Norwegian company Nordlaks plans to construct a 385-metre-long platform at sea for the purpose of fish farming. It would be the world's largest offshore salmon farm. The company is currently conducting tests designed to safeguard the stability of the platform.

The colossus may eventually accommodate 10,000 tons of salmon (two million fish) in six enormous nets. These nets are suspended in a rectangular steel frame built to withstand 12-metre-high waves – an absolute necessity, considering the ferocity of storms at sea. The fishermen will live on board the platform. Two small trains on the fish farm will provide them with a quick means of transport.

The precise location is not yet known, but it will very probably be off the coast of Norway, a couple of kilometres out to sea.


Farming fish on the open waters may be less polluting than the current farms that are often closer to dry land. Research suggests that antibiotics and other contaminants will be more readily diluted in the deep ocean, before being washed away by the gulf stream. Currents are more limited around the coastal farms, enabling such substances to sink to the seabed and damage the ecosystem. There are also disadvantages further out to sea: escaping fish are harder to catch and the situation is more hazardous for personnel, and more expensive.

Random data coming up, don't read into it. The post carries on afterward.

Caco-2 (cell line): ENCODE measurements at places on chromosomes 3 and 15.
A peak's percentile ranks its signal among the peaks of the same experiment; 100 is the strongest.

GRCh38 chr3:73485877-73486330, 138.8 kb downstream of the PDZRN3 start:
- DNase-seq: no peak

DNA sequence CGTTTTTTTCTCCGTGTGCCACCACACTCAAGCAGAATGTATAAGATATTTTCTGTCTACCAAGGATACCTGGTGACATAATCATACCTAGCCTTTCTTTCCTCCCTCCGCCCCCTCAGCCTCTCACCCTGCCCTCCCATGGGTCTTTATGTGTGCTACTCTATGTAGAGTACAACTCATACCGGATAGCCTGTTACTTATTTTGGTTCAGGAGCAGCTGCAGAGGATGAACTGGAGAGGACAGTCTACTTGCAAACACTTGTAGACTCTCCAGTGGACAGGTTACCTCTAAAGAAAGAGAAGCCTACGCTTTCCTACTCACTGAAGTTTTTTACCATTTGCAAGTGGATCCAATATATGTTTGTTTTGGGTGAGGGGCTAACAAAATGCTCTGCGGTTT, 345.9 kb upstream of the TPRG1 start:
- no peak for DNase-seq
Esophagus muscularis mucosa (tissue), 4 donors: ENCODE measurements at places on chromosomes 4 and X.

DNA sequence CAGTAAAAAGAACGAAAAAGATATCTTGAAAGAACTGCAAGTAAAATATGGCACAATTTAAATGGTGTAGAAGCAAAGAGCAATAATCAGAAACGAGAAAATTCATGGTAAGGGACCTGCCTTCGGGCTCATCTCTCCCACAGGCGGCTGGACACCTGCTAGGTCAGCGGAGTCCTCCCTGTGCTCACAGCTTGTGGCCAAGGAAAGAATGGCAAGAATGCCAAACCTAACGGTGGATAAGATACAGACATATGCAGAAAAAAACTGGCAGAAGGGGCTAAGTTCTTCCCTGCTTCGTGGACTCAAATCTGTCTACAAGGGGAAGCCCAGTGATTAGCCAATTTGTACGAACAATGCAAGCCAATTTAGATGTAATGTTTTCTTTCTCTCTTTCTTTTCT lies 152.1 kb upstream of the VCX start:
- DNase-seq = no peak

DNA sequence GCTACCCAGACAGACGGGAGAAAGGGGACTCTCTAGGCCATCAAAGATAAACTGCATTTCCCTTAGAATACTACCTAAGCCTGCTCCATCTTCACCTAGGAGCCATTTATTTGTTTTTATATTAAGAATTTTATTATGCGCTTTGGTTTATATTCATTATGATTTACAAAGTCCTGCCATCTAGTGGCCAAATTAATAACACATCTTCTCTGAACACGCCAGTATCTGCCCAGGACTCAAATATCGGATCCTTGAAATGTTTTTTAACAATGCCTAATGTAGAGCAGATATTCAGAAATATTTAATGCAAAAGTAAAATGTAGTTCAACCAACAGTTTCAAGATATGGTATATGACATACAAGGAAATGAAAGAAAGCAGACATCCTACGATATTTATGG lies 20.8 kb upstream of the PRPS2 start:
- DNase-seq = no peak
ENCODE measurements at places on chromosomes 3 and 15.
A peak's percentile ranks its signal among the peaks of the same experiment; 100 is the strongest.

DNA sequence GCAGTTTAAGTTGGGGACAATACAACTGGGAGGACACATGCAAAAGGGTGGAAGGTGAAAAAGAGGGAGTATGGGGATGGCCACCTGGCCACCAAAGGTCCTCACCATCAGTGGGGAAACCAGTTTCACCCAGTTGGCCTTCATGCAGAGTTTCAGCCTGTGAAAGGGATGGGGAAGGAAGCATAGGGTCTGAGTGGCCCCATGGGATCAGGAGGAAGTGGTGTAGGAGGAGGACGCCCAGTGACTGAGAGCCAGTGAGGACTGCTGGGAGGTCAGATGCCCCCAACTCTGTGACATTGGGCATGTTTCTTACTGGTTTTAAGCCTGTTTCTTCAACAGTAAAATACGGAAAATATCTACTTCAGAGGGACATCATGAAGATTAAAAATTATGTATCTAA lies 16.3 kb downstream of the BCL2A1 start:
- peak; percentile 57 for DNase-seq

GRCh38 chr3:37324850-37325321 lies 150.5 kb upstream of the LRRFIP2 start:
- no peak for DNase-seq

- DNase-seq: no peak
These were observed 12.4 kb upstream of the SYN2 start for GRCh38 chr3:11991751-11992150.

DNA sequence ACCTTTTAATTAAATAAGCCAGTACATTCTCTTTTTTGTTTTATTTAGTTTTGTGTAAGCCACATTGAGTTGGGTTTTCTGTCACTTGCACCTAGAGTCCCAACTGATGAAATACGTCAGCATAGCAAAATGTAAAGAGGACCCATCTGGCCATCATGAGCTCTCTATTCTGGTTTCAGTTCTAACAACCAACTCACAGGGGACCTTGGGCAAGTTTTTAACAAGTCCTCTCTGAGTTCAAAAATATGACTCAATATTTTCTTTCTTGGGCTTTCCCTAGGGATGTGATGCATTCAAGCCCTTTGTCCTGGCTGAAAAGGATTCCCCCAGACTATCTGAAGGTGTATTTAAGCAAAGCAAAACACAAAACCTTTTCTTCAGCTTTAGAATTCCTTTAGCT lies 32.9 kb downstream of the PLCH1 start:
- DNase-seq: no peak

The initiators of the ocean farm in the lab where they are testing a scale model.

Farmed fish is big business for Norway. Many farms are situated along the coastline, often safely tucked away between fjords. There are few current and wave movements there, allowing for safe harvesting. However, the scaling up of the farms results in increasingly limited space for the fish and problems due to the excessive concentrations of medication in the still waters. Such medication is needed to keep the farmed fish healthy.


A scale model of the new fish platform is presently being tested at SINTEF, a Norwegian research institute. Many offshore oil installations have been tested there in the past, and the institute is therefore well versed in the requirements for offshore constructions. According to the Nordlaks engineers, the fish farm will resemble an oil platform in terms of safety requirements and maintenance costs. The initial results are encouraging: even the highest waves have not caused any significant problems.

It is not yet known precisely when the platform will be constructed at sea.

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Image: Traditional fish farm in the vicinity of the Norwegian fjords. Credit: Thomas Bjørkan

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